Assumptions lead to miscommunication

Feb 23, 2007

Some of people's biggest problems with communication come in sharing new information with people they know well, U.S. researchers said.

People often use short, ambiguous messages when talking to colleagues or spouses, unintentionally creating misunderstandings, said University of Chicago Psychology Professor Boaz Keysar.

"People are so used to talking with those with whom they already share a great deal of information, that when they have something really new to share, they often present it in away that assumes the person already knows it," Keysar said.

Making assumptions about what another person knows can have many consequences, Keysar said.

Doctors, for example, often communicate quickly and may not realize the physicians they're speaking to are getting new information, he said.

Brief e-mails between co-workers can also cause confusion, something Keysar said he learned first-hand.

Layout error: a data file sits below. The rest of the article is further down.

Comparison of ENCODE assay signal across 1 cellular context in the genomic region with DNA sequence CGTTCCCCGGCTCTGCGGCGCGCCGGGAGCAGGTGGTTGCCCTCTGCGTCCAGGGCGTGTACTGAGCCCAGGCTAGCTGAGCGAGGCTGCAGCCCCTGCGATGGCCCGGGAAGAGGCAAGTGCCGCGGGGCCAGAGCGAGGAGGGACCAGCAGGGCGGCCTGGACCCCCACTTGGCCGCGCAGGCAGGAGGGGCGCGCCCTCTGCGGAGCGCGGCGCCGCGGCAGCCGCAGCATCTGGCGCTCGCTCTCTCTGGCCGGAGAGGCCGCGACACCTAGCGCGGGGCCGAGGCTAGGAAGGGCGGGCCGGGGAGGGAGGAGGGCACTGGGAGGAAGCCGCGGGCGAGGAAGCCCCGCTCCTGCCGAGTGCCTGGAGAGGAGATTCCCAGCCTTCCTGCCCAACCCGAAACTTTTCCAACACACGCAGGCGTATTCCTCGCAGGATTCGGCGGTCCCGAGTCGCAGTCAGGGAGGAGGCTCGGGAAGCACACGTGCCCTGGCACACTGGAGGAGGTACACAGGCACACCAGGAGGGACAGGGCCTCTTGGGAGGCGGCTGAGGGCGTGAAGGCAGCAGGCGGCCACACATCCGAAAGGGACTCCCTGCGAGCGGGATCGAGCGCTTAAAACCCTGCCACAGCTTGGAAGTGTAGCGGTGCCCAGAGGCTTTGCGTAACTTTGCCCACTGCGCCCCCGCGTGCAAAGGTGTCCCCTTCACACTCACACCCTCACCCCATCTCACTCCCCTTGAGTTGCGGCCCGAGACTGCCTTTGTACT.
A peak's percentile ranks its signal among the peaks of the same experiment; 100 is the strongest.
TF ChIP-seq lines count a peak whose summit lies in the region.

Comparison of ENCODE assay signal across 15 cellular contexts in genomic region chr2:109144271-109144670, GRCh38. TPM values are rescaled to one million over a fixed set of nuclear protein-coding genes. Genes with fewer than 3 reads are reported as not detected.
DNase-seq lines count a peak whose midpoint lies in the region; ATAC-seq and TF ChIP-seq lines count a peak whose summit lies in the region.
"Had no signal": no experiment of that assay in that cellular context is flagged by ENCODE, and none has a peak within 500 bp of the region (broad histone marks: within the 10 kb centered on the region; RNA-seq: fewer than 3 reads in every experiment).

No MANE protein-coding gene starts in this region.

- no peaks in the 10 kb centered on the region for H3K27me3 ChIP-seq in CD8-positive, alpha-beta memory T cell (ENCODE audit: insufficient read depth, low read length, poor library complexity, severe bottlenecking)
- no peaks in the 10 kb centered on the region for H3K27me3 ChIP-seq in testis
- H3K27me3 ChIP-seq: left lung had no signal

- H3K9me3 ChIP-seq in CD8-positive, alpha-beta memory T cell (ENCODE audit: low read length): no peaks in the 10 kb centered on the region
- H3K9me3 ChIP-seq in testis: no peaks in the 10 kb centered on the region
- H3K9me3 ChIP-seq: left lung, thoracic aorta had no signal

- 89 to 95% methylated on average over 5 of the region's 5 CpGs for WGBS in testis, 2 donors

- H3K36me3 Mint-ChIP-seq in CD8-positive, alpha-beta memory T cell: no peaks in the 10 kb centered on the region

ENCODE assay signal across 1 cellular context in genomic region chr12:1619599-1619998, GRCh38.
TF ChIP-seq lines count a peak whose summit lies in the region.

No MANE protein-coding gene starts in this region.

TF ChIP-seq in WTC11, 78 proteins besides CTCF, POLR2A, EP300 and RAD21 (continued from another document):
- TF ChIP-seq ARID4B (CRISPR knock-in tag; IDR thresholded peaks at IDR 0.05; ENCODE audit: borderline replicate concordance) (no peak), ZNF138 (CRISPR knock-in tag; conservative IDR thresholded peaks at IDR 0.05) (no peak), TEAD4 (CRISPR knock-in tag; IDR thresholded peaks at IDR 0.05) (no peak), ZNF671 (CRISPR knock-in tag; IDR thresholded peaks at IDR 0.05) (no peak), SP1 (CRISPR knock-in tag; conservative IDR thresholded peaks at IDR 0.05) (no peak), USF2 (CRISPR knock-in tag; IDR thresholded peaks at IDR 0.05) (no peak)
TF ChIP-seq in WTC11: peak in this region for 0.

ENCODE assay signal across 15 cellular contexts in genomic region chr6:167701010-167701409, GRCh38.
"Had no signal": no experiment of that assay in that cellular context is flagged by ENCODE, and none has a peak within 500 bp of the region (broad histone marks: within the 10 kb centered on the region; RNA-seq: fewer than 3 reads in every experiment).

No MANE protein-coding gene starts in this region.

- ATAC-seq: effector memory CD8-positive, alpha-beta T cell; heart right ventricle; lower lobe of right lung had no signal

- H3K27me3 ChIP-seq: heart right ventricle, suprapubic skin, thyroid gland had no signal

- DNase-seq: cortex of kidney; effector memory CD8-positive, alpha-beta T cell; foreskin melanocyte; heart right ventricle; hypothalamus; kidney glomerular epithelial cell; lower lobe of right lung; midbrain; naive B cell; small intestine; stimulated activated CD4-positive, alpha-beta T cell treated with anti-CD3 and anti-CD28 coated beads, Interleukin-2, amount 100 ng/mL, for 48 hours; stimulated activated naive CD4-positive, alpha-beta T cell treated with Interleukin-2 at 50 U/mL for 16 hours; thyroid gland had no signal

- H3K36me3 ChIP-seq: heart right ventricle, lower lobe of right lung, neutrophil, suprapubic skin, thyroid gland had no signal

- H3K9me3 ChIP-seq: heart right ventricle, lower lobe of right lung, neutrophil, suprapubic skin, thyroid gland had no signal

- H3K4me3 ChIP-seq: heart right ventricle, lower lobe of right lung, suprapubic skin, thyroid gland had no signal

"I once was scheduled to speak and had gotten the day of my talk mixed up. I received an e-mail from the host asking me if I was OK. I wrote back and said I was and didn't find out until later that what he really wanted to know was where I was, as they were waiting for me to talk," Keysar said.

Copyright 2007 by United Press International

Explore further: Personality and place: New insights on person-environment links

add to favorites email to friend print save as pdf

Related Stories

Recommended for you

Finding psychological insights through social media

12 hours ago

Social media has opened up a new digital world for psychology research. Four researchers will be discussing new methods of language analysis, and how social media can be leveraged to study personality, mental and physical ...

Aggressive boys tend to develop into physically stronger teens

Feb 27, 2015

Boys who show aggressive tendencies develop greater physical strength as teenagers than boys who are not aggressive, according to new research published in Psychological Science, a journal of the Association for Psychological Scienc ...

New app helps monitor depression

Feb 27, 2015

Scientists from the University of Birmingham have developed an app that can measure the activity patterns of patients with depression and provide the necessary support.

User comments : 0

Please sign in to add a comment. Registration is free, and takes less than a minute. Read more

Click here to reset your password.
Sign in to get notified via email when new comments are made.